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NCJ Number: 114842 Add to Shopping cart Find in a Library
Title: Fourth Amendment Primer for Canine Officers
Journal: Law and Order  Volume:36  Issue:12  Dated:(December 1988)  Pages:54-56
Author(s): M L Ciminelli
Date Published: 1988
Page Count: 3
Sponsoring Agency: National Institute of Justice/
Rockville, MD 20849
NCJRS Photocopy Services
Rockville, MD 20849-6000
Sale Source: National Institute of Justice/
NCJRS paper reproduction
Box 6000, Dept F
Rockville, MD 20849
United States of America

NCJRS Photocopy Services
Box 6000
Rockville, MD 20849-6000
United States of America
Type: Legislation/Policy Description
Language: English
Country: United States of America
Annotation: Since the courts have a favorable view of the use of dogs in sniffing out contraband, police agencies should use this resource to the fullest.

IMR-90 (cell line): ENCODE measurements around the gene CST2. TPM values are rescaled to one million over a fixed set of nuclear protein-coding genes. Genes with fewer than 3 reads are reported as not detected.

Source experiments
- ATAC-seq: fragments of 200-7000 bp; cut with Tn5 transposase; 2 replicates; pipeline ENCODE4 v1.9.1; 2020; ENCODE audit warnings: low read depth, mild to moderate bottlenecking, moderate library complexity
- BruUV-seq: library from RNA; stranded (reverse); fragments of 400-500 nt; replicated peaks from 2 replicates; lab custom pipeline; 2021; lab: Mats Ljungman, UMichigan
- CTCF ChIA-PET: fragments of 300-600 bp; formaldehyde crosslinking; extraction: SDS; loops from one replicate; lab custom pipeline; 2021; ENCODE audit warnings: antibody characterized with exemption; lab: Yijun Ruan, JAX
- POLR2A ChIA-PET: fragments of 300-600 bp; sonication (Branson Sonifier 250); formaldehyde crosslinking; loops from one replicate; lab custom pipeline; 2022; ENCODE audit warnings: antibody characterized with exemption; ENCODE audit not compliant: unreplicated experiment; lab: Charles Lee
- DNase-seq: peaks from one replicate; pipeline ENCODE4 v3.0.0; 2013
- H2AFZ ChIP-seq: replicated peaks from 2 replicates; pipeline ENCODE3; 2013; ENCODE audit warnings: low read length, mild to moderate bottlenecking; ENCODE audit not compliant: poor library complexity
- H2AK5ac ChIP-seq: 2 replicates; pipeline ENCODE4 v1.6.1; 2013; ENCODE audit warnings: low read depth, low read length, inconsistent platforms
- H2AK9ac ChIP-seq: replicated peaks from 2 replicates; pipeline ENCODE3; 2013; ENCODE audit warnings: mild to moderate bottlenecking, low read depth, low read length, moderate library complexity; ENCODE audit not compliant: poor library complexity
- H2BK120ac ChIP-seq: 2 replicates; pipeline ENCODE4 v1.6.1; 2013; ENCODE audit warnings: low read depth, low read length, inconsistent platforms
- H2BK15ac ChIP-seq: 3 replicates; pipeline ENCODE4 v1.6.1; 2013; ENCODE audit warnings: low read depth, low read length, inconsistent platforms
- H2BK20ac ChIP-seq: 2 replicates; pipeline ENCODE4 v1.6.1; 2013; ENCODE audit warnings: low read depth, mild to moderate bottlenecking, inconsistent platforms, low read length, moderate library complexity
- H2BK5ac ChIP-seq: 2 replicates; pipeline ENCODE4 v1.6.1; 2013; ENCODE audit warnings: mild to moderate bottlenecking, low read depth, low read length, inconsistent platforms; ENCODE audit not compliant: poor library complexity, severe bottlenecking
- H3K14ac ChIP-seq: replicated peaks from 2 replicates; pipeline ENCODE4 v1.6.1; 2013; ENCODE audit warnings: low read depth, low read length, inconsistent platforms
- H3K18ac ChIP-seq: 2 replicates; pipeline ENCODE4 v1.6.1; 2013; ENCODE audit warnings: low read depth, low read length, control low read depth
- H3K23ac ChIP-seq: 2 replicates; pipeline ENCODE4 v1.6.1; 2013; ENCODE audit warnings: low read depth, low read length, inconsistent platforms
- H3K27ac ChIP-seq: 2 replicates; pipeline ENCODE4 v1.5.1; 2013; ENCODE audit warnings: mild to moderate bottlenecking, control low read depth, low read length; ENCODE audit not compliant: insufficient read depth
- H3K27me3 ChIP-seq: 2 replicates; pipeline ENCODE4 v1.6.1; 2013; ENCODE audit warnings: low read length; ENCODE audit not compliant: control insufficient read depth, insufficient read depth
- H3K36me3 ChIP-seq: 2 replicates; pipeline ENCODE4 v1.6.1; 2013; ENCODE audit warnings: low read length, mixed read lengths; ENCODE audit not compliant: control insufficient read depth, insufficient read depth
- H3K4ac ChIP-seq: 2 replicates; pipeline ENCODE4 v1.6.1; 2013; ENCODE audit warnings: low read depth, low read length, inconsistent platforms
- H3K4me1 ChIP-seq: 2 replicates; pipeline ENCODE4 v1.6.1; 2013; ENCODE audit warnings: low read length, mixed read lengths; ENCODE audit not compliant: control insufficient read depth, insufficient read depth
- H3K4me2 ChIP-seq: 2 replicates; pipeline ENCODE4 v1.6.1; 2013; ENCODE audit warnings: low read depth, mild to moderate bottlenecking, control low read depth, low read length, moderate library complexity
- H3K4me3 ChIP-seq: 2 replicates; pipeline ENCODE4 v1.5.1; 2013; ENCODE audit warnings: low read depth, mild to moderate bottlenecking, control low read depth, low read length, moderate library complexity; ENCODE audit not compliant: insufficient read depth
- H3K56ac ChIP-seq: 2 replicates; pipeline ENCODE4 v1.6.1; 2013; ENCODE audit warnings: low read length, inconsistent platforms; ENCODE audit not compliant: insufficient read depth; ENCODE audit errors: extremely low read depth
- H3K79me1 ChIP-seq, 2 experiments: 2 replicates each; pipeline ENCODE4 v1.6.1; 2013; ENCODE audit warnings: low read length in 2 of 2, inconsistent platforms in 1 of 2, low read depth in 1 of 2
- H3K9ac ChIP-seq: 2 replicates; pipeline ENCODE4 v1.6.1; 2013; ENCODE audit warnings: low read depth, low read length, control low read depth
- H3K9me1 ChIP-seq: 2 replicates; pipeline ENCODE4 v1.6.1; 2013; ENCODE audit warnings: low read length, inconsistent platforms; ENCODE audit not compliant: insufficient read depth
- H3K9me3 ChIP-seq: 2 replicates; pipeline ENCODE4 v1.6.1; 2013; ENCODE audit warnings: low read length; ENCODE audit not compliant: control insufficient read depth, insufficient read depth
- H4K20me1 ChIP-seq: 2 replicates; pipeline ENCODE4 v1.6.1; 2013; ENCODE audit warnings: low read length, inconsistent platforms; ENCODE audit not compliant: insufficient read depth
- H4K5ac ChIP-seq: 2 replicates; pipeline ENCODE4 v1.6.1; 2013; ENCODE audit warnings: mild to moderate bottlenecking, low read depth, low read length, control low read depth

Abstract: Many courts, including the U.S. Supreme Court, have held that the sniff of a trained police dog does not constitute a search under the fourth amendment. If the reaction of a police dog is used to establish probable cause for a search warrant, it is likely that the training received by both the dog and its handler will become an issue. Thus, documentation of training is a must for police canine units or officers. Any time an article is being detained under reasonable suspicion absent a police dog sniff, it should not be moved from one location to another. The dog should be brought to the article's location. This eliminates lengthy detention of suspects or suspects' luggage under uncertain conditions. A canine reaction not only constitutes probable cause for a subsequent search but also for an on-the-spot arrest or the issuance of an arrest warrant.
Main Term(s): Police dogs
Index Term(s): Drug law enforcement; Search and seizure
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